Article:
Mexican drug cartel, dismembered human bodies, millions laundered through a race horse operation. It sounds like the plot for one of James Lee Burke‘s “Hackberry Holland” novels.
Maybe fans will get lucky and Burke will write Hack into a similar plot. But luck ran out for Tremor Enterprises on Tuesday, June 12, when FBI raids shut down their Quarter Horse racing operation, including a stable at Ruidoso Downs in NM and Zule Farm in Lexington, Okla.
A powerful Mexican drug cartel known as Zetas, had been using Tremor to launder millions of dollars in drug money, and the Feds became suspicious when they learned Tremor had paid more than $1 million for two broodmares in a single day. While Zetas king pin Miguel Angel Trevino Morales lived on the run, and his henchmen dismembered victims and dumped their bodies along a busy Mexican highway (49 bodies last month alone), his brother and second-in-command, Jose Trevino, was rubbing shoulders with prominent horsemen at high-profile horse races and sales.
Details and back story on the raid and the Morales brothers and Zetas appeared in a front-page feature by Ginger Thompson in Tuesday’s New York Times.
For those who prefer cold reality filtered through fiction, I recommend James Lee Burke, a master of flawed characters and compelling plots, whose language draws the reader into the landscape, which in the case of the Holland novels is the Southwest.
“Itâ€™s like a picture postcard slashed with a bloody knife. Itâ€™s heart-breakingly gorgeous and sandpaper-harsh, both at the same time,” said one reviewer of Burke’s “Feast Day of Fools.”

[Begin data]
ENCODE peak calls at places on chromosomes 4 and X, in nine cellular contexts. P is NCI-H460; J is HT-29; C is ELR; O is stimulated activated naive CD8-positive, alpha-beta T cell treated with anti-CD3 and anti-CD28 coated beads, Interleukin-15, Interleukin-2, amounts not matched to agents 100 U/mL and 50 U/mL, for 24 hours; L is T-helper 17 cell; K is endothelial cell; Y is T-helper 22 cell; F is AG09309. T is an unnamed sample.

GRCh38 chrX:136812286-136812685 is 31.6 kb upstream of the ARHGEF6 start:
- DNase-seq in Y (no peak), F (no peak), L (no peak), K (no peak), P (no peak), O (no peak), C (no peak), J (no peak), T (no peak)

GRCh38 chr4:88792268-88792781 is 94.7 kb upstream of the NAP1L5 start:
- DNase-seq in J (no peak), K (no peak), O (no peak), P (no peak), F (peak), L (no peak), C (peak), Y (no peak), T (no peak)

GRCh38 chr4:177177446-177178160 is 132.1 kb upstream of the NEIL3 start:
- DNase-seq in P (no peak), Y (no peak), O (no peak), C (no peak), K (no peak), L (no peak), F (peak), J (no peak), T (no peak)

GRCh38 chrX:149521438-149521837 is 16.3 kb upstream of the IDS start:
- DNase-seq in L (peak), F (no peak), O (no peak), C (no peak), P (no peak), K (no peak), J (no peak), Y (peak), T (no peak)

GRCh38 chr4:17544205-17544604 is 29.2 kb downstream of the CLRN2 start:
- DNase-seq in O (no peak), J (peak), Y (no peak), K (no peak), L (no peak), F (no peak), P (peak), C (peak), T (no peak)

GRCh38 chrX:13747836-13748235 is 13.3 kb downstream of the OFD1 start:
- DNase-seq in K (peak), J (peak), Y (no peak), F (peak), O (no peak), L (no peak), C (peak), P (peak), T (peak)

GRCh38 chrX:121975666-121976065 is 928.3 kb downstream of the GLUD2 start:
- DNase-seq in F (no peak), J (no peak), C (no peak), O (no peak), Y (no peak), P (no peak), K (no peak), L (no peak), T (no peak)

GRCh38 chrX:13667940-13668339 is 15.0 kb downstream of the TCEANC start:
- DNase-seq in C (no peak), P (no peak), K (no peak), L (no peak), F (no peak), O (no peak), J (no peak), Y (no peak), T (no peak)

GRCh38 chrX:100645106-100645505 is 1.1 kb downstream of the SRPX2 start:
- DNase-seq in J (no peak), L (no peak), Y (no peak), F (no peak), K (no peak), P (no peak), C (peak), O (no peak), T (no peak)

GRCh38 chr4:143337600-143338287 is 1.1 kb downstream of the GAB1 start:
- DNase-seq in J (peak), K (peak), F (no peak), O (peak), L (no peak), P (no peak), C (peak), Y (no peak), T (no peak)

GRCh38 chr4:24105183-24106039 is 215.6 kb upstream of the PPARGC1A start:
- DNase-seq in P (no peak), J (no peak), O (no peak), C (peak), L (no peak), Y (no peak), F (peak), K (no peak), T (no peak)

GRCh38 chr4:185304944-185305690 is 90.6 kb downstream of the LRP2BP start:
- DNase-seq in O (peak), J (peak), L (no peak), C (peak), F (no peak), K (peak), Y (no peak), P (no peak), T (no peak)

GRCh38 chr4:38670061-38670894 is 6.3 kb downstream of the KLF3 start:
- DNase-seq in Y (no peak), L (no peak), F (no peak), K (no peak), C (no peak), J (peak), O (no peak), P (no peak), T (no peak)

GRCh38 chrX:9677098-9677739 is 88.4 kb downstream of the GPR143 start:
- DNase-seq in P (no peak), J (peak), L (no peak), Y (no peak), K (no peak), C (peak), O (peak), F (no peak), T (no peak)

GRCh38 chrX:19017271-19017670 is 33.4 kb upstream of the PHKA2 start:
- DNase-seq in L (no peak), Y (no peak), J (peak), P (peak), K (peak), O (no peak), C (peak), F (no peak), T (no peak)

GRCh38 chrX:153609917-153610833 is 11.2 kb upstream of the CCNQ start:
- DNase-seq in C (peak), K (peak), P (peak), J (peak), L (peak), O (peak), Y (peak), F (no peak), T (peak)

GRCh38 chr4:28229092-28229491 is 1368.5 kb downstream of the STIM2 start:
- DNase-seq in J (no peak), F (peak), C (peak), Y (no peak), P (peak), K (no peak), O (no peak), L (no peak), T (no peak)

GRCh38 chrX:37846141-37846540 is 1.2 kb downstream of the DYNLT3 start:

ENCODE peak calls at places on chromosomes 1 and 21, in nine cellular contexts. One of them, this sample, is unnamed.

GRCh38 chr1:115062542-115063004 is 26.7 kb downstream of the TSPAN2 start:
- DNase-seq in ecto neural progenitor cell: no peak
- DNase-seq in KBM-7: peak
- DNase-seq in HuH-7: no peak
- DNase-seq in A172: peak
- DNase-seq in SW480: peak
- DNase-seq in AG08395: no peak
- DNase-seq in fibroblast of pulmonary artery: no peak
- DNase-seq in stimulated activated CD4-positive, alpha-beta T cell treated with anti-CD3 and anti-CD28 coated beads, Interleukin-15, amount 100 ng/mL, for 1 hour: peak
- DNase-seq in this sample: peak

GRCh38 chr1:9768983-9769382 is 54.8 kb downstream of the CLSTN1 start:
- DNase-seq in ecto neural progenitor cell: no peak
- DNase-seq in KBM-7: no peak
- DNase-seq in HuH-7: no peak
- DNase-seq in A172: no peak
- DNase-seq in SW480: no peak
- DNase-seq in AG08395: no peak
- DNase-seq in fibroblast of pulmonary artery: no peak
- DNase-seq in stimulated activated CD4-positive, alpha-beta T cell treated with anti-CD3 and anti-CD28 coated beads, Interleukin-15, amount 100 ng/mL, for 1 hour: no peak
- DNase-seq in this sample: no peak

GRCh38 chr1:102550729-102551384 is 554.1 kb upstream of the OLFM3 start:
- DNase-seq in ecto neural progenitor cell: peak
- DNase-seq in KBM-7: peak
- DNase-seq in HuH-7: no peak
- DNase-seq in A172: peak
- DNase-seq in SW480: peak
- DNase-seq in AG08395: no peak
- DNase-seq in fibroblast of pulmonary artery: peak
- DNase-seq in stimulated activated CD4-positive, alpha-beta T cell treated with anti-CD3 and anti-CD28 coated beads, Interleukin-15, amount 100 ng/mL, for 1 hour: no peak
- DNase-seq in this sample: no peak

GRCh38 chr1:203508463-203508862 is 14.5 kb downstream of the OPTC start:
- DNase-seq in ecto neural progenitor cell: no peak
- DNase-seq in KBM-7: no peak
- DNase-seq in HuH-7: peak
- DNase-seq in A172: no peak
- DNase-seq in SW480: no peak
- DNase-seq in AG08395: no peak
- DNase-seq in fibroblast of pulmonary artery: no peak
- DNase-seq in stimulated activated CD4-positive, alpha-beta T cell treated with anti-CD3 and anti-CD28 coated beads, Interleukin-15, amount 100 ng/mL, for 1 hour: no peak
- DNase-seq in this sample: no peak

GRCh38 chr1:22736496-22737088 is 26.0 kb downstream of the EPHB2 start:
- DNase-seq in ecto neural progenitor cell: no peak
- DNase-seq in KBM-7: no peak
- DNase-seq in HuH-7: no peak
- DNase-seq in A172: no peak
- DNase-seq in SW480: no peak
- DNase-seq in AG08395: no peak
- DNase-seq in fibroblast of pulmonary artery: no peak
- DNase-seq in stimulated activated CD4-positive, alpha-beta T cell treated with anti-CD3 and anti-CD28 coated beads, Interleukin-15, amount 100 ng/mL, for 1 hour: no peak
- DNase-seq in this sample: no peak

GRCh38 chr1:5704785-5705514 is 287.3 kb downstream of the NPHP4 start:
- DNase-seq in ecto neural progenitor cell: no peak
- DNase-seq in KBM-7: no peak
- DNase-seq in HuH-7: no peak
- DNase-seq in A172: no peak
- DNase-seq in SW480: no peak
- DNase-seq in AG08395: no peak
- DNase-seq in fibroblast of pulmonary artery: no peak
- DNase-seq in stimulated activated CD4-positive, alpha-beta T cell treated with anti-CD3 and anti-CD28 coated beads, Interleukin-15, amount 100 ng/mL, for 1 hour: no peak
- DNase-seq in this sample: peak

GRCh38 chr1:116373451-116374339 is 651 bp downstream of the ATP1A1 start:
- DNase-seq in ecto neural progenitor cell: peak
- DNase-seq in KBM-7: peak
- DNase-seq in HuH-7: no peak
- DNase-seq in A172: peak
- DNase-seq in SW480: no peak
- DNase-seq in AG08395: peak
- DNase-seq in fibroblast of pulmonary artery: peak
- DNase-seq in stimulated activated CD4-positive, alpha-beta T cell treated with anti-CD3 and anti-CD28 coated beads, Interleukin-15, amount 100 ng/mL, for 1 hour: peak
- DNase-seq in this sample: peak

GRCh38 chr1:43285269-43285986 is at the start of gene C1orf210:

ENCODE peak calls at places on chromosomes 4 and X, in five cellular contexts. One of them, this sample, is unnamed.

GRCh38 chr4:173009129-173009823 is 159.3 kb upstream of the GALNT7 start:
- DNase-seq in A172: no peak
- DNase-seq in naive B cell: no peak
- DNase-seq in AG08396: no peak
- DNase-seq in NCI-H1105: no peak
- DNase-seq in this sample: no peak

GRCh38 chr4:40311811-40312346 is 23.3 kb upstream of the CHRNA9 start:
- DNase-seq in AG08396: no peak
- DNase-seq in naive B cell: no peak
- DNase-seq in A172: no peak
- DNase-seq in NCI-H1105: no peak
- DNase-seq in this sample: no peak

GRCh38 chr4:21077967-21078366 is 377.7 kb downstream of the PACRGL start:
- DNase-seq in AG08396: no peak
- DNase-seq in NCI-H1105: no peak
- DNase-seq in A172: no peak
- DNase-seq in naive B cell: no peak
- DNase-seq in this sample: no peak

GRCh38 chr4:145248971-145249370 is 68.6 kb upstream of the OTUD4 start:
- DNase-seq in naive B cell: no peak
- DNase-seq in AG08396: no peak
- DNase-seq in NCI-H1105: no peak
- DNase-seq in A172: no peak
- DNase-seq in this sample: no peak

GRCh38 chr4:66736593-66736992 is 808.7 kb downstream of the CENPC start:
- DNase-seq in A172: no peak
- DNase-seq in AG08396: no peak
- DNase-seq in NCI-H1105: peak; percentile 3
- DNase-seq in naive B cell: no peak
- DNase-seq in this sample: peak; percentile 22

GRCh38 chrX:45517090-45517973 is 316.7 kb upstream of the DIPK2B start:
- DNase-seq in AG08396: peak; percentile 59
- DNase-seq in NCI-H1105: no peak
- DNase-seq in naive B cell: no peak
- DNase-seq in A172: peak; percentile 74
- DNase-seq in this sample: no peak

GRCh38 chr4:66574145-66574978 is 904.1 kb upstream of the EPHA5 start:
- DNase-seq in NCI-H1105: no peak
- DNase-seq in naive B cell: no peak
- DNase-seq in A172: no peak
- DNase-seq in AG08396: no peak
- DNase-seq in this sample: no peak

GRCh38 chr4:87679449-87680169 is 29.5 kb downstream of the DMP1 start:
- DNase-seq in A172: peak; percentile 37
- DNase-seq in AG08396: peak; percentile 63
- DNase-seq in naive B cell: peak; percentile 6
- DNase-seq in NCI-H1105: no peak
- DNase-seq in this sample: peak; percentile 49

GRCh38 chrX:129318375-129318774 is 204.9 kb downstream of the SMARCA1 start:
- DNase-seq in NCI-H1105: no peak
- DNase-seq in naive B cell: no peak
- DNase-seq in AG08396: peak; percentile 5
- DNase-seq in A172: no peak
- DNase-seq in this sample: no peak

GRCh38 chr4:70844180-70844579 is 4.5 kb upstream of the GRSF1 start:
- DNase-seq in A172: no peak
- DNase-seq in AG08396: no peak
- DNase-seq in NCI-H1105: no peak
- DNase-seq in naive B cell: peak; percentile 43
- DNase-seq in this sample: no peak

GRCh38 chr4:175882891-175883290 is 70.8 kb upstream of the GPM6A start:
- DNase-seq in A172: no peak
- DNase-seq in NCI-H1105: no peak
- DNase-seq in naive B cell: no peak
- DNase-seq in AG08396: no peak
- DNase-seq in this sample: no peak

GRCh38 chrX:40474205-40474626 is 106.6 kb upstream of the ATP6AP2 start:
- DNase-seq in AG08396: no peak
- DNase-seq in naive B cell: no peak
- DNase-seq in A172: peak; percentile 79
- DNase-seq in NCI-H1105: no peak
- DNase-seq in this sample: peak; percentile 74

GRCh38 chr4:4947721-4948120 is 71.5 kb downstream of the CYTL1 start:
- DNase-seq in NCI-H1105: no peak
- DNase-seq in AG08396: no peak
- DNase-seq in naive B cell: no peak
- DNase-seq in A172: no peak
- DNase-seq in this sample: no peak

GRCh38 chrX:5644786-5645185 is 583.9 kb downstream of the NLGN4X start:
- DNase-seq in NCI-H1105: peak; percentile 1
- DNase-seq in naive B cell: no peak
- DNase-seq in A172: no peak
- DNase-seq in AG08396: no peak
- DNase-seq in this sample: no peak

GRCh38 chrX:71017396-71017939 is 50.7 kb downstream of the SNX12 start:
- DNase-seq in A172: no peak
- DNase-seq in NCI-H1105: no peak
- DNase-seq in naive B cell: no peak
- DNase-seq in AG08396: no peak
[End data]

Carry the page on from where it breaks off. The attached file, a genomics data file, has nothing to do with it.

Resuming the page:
â€œHoly shit does this novel crush into its pages a whole war chest of bloody drama and brutal questions about what it means to be an American and a Christian and a Christian American in the new century. . . . James Lee Burkeâ€”muscular and elegiac, brutal and compassionateâ€”is a Stetson-wearing, spur-jangling giant among novelists,â€ said Benjamin Percy for Esquire.
Burke first found success with his character Dave Robicheaux, deputy sheriff of New Iberia, La., in a series that includes more than a dozen titles.
His character Hackberry Holland is the middle-aged, widowed sheriff of a small Texas town near the Mexican border. Hack lives alone on a ranch, where he cares for two geldings, Missy’s Playboy and Love That Santa Fe (named for Burke’s own horses) to the point that he lines the sides of their water tank with wire mesh to assure that rats, if they fall in, will be able to climb out.